stdClass Object
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    [ID] => 20691
    [post_author] => 23
    [post_date] => 2020-03-04 15:43:47
    [post_date_gmt] => 2020-03-04 15:43:47
    [post_content] => After ‘The Photo in the Locket (For Louise)’ by Jackie Kay

i
There are things I don’t tell her
private things, words eaten
in sleeping bookshelves,
a waitress watering plastic flowers.
My new friends speak fast
write less often; they come over
and strip the sheets,
leave the house bare. We smile
and eat alone
rushing through stages of life
in torpor. In a film
they carried powdered
sugar in urns like ashes and
I stopped having sugar cubes.
I’m forgetting things. Sooner or later J-’s adam’s apple began to
bob at his shirt. Once I bought an egg that was not
all yolk; I cried in the laundry machine.

ii
I’m ashamed I haven’t kept this.
I dream of dressing moments up absurdly
in silk and crimson; but I search in
circles for the bus and keep missing it; the street
stained yellow. Really, I want to show
hummingbirds flickering in and out of view
sipping sweet sugar-water ambrosia and
swooning, not when I ran into shallow water
and was submerged. Maybe I could say the clouds rippled.

iii
I want to have some physical remembrance;
a black and white orange carved
the shape of my grandmother
an ode to my grandfather’s depression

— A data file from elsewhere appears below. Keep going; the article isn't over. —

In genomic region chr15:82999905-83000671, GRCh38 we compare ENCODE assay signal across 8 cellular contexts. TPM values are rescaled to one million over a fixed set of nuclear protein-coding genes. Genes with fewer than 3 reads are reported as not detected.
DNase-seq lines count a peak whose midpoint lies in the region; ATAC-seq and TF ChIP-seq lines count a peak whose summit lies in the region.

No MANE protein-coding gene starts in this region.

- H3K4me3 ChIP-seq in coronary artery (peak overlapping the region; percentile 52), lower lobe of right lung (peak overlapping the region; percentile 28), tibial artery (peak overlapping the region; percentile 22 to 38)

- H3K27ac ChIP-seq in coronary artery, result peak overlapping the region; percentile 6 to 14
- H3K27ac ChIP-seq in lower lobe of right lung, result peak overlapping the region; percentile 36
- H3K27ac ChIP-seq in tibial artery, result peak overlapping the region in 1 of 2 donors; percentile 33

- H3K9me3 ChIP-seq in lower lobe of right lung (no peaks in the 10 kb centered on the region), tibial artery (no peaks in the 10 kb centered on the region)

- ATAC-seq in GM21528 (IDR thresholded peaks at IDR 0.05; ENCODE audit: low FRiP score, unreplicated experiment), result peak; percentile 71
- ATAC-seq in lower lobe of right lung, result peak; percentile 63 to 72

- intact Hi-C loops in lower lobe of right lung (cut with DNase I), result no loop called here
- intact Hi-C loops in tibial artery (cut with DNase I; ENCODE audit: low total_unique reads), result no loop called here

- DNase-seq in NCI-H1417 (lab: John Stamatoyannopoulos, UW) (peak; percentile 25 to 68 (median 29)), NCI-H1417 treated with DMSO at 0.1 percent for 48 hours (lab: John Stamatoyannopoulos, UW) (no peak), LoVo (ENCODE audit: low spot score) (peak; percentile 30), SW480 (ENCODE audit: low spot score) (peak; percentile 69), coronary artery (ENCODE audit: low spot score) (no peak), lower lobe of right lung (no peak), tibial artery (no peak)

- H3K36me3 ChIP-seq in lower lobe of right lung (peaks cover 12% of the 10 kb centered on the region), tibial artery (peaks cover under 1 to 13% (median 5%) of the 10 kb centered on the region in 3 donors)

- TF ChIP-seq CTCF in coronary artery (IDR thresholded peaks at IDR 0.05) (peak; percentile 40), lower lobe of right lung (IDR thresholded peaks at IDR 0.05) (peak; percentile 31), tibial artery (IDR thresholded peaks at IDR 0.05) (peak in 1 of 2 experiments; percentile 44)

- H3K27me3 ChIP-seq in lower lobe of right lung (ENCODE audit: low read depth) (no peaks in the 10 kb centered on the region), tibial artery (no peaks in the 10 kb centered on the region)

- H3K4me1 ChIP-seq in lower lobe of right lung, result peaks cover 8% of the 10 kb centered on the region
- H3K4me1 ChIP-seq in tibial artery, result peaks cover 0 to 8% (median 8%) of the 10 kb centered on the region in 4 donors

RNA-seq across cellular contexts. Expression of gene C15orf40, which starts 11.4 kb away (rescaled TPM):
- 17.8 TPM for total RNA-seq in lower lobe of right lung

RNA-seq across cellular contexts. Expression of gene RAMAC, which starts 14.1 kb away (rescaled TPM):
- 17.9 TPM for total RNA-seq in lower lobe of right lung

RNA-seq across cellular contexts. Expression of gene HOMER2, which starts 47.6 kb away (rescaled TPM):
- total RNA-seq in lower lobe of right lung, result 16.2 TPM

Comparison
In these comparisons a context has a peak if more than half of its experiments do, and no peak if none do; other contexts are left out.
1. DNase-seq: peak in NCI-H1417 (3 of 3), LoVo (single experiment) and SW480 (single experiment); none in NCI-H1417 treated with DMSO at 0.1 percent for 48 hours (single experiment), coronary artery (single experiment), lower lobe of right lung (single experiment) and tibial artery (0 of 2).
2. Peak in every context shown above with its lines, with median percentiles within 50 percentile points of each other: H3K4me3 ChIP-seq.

his rage engraved in a cherry pit.
I forget things. Sometimes I see
the steps to the old house shining
like a clavicle, green buzzing like
white noise.

iv
In the locket I’m in the waiting room again.
It smells of instant coffee and printer
paper and the stairs keep stretching further
upwards. The doctor congratulates me
on my recovery and the stairs. The room
only has two walls. He’s trying to release me
but the file has been
forgotten, the papers
mixed up.
    [post_title] => The Poem in the Locket
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    [post_modified] => 2020-12-04 12:27:54
    [post_modified_gmt] => 2020-12-04 12:27:54
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    [post_parent] => 0
    [guid] => http://poems.poetrysociety.org.uk/?post_type=poems&p=20691
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            [wpcf-published-in] => 
            [wpcf-date-published] => 2020
            [wpcf-summary-description] => This poem is the first-prize winner of the first Bloodaxe Archive challenge on Young Poets Network, The Poetics of the Archive. This was part of a series of writing challenges asking young poets worldwide to respond to the digital Bloodaxe Archive.

Natalie comments on how she used the Bloodaxe Archive to write this poem: "In the Bloodaxe Archive I searched for a selection of words: ‘black white photo’, as I was interested in trying to look at an artefact (within the artefact of the poem in the archive!) Through this I came across many wonderful poems, but I particularly was struck by the transcript copy of Jackie Kay’s ‘The Adoption Papers’. Her poem ‘The Photo in the Locket (For Louise)’ is an incredibly powerful testament to the significance of a single object for family, identity and experience. The poem inspired me to write a poem about a poem: with a poem in a locket. I integrated many of Kay’s own phrases and first-person authenticity of voice, with the same opening and ending lines: ‘These are the things I don't tell her’ and ‘mixed up’. While trying to explore the object, an ‘ideal’ poem, or the poem I need to write but haven’t, I tried to focus on my own experience and identity as Kay does in the poem, and to mirror her pacing and the build-up of the poem, but change the poem’s structure. The Bloodaxe archive allowed me to search and locate a very specific set of poems, yet all were different and used the words in very different ways."